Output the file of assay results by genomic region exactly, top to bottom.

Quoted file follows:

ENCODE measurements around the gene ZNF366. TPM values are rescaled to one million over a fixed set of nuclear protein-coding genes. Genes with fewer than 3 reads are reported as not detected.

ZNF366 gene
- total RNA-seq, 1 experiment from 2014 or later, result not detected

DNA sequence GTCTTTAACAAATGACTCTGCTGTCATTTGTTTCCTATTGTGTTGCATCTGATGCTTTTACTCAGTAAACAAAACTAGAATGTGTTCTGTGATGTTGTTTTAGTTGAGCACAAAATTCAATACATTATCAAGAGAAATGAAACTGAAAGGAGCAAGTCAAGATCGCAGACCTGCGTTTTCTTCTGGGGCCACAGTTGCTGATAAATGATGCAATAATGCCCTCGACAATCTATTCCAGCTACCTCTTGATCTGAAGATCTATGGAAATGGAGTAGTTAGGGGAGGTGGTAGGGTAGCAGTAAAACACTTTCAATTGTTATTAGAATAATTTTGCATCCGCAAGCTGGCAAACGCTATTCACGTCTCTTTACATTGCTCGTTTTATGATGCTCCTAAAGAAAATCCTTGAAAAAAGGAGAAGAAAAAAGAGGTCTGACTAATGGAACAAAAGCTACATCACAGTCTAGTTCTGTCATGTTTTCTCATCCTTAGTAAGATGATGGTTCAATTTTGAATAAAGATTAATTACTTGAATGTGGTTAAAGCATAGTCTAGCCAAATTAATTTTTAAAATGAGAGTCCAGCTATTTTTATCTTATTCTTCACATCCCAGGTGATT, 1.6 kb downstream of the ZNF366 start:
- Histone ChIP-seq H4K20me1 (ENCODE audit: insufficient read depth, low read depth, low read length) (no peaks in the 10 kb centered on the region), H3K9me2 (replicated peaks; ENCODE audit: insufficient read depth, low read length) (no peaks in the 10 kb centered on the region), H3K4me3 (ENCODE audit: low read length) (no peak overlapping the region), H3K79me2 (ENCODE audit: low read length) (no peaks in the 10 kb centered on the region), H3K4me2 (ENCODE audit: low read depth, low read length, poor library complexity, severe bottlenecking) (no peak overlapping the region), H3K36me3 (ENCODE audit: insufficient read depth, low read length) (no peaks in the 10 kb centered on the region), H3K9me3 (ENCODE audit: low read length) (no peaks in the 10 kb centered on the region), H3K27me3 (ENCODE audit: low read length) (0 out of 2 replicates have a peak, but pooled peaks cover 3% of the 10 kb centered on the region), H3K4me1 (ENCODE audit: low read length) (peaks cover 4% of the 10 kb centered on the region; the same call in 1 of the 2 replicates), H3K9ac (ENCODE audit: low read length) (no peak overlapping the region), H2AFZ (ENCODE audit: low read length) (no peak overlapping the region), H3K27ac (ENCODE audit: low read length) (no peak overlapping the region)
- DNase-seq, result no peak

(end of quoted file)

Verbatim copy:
ENCODE measurements around the gene ZNF366. TPM values are rescaled to one million over a fixed set of nuclear protein-coding genes. Genes with fewer than 3 reads are reported as not detected.

ZNF366 gene
- total RNA-seq, 1 experiment from 2014 or later, result not detected

DNA sequence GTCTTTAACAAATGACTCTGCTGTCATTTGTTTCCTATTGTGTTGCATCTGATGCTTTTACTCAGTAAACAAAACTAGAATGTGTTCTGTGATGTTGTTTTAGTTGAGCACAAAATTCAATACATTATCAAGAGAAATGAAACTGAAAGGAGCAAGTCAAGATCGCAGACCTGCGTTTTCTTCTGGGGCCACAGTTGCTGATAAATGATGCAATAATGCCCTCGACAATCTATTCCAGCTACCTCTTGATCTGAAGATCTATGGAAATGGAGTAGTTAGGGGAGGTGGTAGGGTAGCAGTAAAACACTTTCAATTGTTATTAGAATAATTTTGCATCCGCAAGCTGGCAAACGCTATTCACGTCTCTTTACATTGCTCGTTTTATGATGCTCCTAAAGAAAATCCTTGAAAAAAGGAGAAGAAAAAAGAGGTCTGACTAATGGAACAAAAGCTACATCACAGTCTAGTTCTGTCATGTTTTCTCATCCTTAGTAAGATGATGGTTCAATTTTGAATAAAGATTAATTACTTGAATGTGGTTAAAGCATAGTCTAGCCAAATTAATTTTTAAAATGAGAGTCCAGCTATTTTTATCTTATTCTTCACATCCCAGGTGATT, 1.6 kb downstream of the ZNF366 start:
- Histone ChIP-seq H4K20me1 (ENCODE audit: insufficient read depth, low read depth, low read length) (no peaks in the 10 kb centered on the region), H3K9me2 (replicated peaks; ENCODE audit: insufficient read depth, low read length) (no peaks in the 10 kb centered on the region), H3K4me3 (ENCODE audit: low read length) (no peak overlapping the region), H3K79me2 (ENCODE audit: low read length) (no peaks in the 10 kb centered on the region), H3K4me2 (ENCODE audit: low read depth, low read length, poor library complexity, severe bottlenecking) (no peak overlapping the region), H3K36me3 (ENCODE audit: insufficient read depth, low read length) (no peaks in the 10 kb centered on the region), H3K9me3 (ENCODE audit: low read length) (no peaks in the 10 kb centered on the region), H3K27me3 (ENCODE audit: low read length) (0 out of 2 replicates have a peak, but pooled peaks cover 3% of the 10 kb centered on the region), H3K4me1 (ENCODE audit: low read length) (peaks cover 4% of the 10 kb centered on the region; the same call in 1 of the 2 replicates), H3K9ac (ENCODE audit: low read length) (no peak overlapping the region), H2AFZ (ENCODE audit: low read length) (no peak overlapping the region), H3K27ac (ENCODE audit: low read length) (no peak overlapping the region)
- DNase-seq, result no peak